Version tested: Xbox 360
Let it be known that the Rockworm is our friend. Sure, he's large and unfriendly. And he's a family-sized centipede covered in stone cladding, so he's never going to be prime romance material. And he looks like just another thing to shoot at - and Gears of War 2 already has no problems on that front whatsoever. But for his twenty or so minutes of screen time, he's actually there to serve a more interesting purpose. His slow crawl and bulletproof hide mean he's a perfect piece of movable cover, and his hunger for the glowing fruit that hangs from cavern ceilings means you can steer him around by shooting down chunks of bait. Before you know it, you're using him to glide past enemy gun emplacements for easy headshots. So who cares if he's got sticky mandibles where his face should be? Yay for the Rockworm.
As well as all that, as you're beginning to suspect, he's also a handy tell. Because rather than reinventing an experience that was already ticking over fairly nicely, Gears 2 builds on the first game's framework at every opportunity. The game's opening teaser - an exhilaratingly familiar fifteen minutes in a Locust-infested hospital - could have been sliced out of the original title, but from that point on Epic's designers head for ground less beaten, switching pace, scrambling objectives, and mixing up the scenery. There are new vehicles, including the mutant offspring of an Advance Wars tank and a white-trash monster truck, a handful of weighty additions to the arsenal, and a few fresh enemies. There are even new moves - including a range of charmingly brutal finishers, the option to use downed Locusts as shields, and the frantic chainsaw duels.
And yet, while all of these elements are entertaining additions, it's ultimately the careful staging rather than the new toys that defines the experience. Our friend the Rockworm may resemble Iron Maiden cover art, but there's an undeniable touch of mirror-world Miyamoto to him; a willingness to explore the slightly outlandish potential of creatures and environment. It reminds you, once again, that beneath the grunting dialogue, the Tabasco-strength attitude, and the David Icke narrative of mankind hassling nasty lizard types, Gears of War has more going on upstairs than it gets credit for.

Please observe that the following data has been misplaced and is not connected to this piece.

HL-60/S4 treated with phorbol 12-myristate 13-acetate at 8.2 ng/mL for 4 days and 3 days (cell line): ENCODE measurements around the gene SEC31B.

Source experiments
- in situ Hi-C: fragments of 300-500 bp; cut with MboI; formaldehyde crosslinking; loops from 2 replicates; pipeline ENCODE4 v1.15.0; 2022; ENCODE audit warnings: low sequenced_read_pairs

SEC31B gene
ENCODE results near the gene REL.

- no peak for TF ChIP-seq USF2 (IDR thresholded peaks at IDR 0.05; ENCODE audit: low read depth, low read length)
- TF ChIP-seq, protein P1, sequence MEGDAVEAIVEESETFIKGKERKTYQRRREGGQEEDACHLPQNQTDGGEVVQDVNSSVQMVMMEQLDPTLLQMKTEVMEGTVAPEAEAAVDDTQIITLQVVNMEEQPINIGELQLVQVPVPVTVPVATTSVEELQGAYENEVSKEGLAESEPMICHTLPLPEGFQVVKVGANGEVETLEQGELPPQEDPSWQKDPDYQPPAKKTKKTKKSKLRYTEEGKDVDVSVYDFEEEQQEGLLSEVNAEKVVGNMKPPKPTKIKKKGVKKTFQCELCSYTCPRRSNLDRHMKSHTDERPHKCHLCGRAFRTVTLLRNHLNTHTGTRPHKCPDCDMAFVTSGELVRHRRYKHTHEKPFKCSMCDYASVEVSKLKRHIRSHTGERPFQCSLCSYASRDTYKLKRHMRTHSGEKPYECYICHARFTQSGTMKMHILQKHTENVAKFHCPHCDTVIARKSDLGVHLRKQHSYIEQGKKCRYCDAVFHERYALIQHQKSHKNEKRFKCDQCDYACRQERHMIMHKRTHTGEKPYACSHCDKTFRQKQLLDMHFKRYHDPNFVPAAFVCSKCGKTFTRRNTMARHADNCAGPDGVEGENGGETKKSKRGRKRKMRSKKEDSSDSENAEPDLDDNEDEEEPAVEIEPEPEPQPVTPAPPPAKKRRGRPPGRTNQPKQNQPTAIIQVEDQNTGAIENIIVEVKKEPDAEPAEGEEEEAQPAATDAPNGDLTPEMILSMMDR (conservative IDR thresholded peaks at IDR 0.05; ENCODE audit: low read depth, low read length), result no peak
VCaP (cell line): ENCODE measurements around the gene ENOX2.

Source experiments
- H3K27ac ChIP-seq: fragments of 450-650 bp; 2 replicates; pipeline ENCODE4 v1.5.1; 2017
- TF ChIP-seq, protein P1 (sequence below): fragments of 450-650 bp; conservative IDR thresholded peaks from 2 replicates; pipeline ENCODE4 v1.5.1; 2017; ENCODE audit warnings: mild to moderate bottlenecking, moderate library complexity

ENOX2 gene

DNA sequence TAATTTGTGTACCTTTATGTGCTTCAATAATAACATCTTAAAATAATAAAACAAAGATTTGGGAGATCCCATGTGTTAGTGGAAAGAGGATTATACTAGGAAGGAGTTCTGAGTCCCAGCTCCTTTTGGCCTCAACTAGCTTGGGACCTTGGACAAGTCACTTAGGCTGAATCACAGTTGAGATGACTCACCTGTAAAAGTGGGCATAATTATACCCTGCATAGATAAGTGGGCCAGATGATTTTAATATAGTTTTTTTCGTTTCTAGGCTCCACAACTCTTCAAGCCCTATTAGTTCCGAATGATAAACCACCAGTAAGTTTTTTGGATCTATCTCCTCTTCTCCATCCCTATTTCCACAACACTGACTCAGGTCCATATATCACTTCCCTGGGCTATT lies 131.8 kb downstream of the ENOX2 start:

Primarily, this is a game built for co-op. Marcus and Dom now split up officially and unofficially at more regular intervals, and rather than a chance to explore different-yet-similar corridors, there's a greater sense of co-dependency to these sections, with separate mini-missions that often dovetail cleverly. If you're playing alone the game is entirely linear, but each confrontation has been tweaked to provide for a range of different tactics, allowing you to slowly get the best results from the varied cover, sadistic enemy placement, or the simple promise of experimenting with new weapons like the Mortar, which allows you to strike from afar but requires a fairly good eye for estimating distances, or the Mulcher, a worryingly enjoyable mini-gun that chews through almost anything with vivid efficiency but renders you almost immobile.
Often there are fairly heavy clues as to how to proceed - as ever, the sight of a sniper rifle stacked against some crates means that it's shooting gallery time, and when the ammo starts to pop up all around you during a lull, you can tell there's something big lurking around the next bend - but you rarely have to follow the game's lead too closely. As in Halo, replaying an encounter with different tactics often leads to a surprising outcome. And even if that thing around the next bend isn't necessarily something new, it's probably going to be something clever, like a brutally creative configuration of old foes, or a taxing arrangement of cover. There's always a twist, always a nice slice of spectacle, and while the corridors and trenches may seem familiar, you're going to have to mix up your tactics this time to get by with any style.